Central Core Disease

Central Core Disease


Central core disease (CCD) is a disorder that affects muscles used for movement (skeletal muscles). It is also known as central core myopathy. It was first described by Shy and Magee in 1956. It is characterized by the appearance of the myofibril under the microscope.

It is a rare genetic neuromuscular disorder that is classified as a congenital myopathy, meaning that it is a muscle disorder (myopathy) that is present at birth (congenital). Affected infants have diminished muscle tone (hypotonia) resulting in abnormal “floppiness”, muscle weakness, and a variety of skeletal abnormalities such as side-to-side curvature of the spine (scoliosis).

Central core disease gets its name from disorganized areas called cores, which are found in the center of muscle fibers in many affected individuals. These abnormal regions can only be seen under a microscope. Although the presence of cores can help doctors diagnose central core disease, it is unclear how they are related to muscle weakness and the other features of this condition.

Causes, Sign andSymptoms of Central Core Disease

Central core disease is inherited in an autosomal dominant fashion. Most cases have demonstrable mutations in the ryanodine receptor type 1 (RYR1) gene, which are often de novo (newly developed). People with CCD are at risk for malignant hyperthermia (MH) when receiving general anesthesia.

Most people with central core disease experience persistent, mild muscle weakness that does not worsen with time. This weakness affects the muscles near the center of the body (proximal muscles), particularly muscles in the upper legs and hips. Muscle weakness causes affected infants to appear “floppy” and can delay the development of motor skills such as sitting, standing, and walking. In severe cases, affected infants experience profoundly weak muscle tone (hypotonia) and serious or life-threatening breathing problems. Central core disease is also associated with skeletal abnormalities such as abnormal curvature of the spine (scoliosis), hip dislocation, and joint deformities called contractures that restrict the movement of certain joints.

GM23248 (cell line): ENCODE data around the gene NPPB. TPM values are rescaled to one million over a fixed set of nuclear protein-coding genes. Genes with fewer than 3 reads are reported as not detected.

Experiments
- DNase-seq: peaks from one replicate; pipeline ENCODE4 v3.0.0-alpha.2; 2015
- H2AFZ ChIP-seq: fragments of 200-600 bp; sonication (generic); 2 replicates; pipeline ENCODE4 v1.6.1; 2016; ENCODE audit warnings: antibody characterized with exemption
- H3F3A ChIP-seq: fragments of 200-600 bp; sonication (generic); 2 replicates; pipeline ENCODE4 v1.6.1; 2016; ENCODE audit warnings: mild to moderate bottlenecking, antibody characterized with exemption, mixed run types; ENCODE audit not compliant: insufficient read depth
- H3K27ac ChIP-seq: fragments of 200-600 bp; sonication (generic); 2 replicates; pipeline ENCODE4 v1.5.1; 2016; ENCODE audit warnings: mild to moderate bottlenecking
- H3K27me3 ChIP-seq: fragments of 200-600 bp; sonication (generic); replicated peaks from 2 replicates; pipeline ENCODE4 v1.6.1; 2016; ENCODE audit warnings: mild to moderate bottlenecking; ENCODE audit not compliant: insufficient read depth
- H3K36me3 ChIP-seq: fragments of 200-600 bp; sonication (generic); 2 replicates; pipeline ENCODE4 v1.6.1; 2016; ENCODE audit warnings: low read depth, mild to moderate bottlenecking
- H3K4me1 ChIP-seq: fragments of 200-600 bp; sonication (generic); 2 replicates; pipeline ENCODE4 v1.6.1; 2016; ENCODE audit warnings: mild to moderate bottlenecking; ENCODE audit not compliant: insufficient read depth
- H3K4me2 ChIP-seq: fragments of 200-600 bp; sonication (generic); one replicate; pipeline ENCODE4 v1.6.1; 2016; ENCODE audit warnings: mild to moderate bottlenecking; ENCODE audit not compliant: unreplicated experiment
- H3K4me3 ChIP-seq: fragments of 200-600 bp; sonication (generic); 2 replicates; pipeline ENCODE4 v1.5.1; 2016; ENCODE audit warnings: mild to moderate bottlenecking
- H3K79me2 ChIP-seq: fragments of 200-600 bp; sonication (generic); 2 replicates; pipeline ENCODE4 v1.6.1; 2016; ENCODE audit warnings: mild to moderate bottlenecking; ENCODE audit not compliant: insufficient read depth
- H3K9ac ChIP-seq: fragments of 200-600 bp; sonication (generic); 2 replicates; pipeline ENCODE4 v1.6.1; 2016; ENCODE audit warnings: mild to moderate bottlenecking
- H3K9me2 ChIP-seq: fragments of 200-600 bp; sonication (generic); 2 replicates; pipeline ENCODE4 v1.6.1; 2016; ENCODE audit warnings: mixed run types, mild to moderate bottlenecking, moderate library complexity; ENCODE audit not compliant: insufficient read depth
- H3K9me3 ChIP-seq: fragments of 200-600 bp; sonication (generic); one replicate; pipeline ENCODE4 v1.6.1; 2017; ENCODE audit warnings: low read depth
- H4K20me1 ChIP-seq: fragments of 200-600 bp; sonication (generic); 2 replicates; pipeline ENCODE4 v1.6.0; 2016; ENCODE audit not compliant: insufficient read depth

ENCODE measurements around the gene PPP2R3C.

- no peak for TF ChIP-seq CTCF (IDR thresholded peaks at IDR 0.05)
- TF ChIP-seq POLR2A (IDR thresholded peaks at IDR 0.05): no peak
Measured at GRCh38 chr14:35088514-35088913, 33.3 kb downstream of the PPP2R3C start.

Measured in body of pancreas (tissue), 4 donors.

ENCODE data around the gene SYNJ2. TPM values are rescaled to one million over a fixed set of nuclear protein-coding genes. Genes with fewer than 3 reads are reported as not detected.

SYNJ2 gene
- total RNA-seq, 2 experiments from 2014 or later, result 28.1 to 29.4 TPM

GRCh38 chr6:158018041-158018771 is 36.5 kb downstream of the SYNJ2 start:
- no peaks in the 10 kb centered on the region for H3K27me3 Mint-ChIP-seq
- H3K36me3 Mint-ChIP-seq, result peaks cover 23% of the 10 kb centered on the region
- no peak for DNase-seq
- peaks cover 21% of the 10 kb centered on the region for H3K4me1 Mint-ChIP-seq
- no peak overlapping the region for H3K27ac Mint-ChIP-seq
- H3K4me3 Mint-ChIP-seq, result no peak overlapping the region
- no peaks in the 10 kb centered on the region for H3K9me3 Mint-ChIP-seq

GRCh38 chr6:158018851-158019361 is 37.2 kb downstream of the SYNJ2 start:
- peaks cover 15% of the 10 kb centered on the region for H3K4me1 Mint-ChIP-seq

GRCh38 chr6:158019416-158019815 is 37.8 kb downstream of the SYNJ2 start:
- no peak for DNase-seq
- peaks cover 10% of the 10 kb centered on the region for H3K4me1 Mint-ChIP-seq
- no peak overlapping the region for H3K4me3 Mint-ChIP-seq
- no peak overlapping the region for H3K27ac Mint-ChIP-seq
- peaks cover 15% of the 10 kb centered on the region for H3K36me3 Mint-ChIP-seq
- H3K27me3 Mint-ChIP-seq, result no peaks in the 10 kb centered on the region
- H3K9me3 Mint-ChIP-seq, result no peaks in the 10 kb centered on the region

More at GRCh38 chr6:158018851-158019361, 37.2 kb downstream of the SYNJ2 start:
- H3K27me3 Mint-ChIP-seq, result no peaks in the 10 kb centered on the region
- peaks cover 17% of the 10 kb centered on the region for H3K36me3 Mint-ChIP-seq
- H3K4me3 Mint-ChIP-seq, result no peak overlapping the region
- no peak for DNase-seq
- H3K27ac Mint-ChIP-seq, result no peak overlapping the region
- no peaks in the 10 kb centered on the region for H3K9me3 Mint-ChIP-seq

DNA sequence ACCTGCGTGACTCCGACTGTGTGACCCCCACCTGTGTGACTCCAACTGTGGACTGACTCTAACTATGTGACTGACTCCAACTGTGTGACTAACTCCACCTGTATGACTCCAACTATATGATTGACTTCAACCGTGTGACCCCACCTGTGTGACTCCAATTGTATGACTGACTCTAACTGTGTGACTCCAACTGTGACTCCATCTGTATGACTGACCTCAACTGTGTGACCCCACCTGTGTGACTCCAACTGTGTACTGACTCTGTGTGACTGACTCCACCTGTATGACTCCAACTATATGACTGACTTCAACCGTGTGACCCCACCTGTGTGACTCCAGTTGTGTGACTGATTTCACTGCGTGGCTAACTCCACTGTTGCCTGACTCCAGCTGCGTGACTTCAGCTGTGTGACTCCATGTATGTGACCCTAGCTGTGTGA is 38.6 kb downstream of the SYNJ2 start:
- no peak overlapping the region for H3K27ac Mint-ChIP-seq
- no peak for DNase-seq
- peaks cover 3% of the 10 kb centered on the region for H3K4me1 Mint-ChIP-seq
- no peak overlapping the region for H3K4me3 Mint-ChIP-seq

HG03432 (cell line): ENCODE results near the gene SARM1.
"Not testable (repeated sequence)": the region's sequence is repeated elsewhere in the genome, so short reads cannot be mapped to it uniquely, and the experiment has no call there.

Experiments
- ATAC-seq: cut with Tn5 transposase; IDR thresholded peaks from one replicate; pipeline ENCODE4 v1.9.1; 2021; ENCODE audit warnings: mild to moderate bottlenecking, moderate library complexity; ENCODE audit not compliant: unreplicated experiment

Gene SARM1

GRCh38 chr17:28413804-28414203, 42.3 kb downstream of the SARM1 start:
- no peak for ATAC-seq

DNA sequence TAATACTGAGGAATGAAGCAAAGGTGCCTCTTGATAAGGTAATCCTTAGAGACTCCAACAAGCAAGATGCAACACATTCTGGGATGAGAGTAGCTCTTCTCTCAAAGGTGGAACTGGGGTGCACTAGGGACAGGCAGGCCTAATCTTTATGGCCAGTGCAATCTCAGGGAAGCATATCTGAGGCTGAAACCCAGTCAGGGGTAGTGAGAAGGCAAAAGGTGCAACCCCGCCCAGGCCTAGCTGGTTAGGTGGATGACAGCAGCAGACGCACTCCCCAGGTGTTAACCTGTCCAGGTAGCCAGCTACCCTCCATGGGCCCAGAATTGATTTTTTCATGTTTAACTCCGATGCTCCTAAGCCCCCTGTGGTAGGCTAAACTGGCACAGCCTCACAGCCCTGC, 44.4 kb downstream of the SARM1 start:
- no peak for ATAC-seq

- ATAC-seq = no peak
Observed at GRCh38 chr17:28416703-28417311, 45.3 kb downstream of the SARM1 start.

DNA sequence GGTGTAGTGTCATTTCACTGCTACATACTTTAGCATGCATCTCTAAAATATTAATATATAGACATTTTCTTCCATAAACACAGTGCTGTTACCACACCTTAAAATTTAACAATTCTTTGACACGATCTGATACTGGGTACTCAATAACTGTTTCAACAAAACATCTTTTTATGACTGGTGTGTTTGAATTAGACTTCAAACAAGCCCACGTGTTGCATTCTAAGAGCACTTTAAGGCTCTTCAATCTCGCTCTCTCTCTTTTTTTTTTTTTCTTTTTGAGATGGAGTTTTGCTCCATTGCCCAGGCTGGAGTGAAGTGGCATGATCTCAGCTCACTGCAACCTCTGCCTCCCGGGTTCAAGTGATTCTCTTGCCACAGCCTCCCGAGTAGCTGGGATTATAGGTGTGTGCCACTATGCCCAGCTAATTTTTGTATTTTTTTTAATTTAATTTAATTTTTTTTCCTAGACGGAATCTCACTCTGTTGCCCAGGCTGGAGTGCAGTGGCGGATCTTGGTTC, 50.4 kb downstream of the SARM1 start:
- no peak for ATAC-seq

Muscle weakness normally affects the proximal muscles, which are those muscles closest to the center of the body such as the muscles of the shoulder, pelvis and upper arms and legs. Affected infants may experience delays in acquiring motor milestones such as crawling or walking. Some individuals with CCD may be susceptible to developing malignant hyperthermia, a condition in which individuals develop adverse reactions to certain anesthetic drugs. CCD may be very mild or may cause serious complications.

Diagnosis and Treatments of Central Core Disease

The diagnosis is made on the combination of typical symptoms and the appearance on biopsy (tissue sample) from muscle. The name derives from the typical appearance of the biopsy on light microscopy, where the muscle cells have cores that are devoid of mitochondria and specific enzymes.

Most cases are inherited as autosomal dominant trait and associated with nonprogressive muscle disease and a favorable prognosis. Some cases are inherited as autosomal recessive traits and are more likely to be associated with severe complications.

There is no specific treatment but triggering anesthetics are avoided and relatives are screened for RYR1 mutations as these may make them susceptible to MH.



  1. ghr.nlm.nih.gov
  2. adc.bmj.com
  3. webmd.com
  4. wikipedia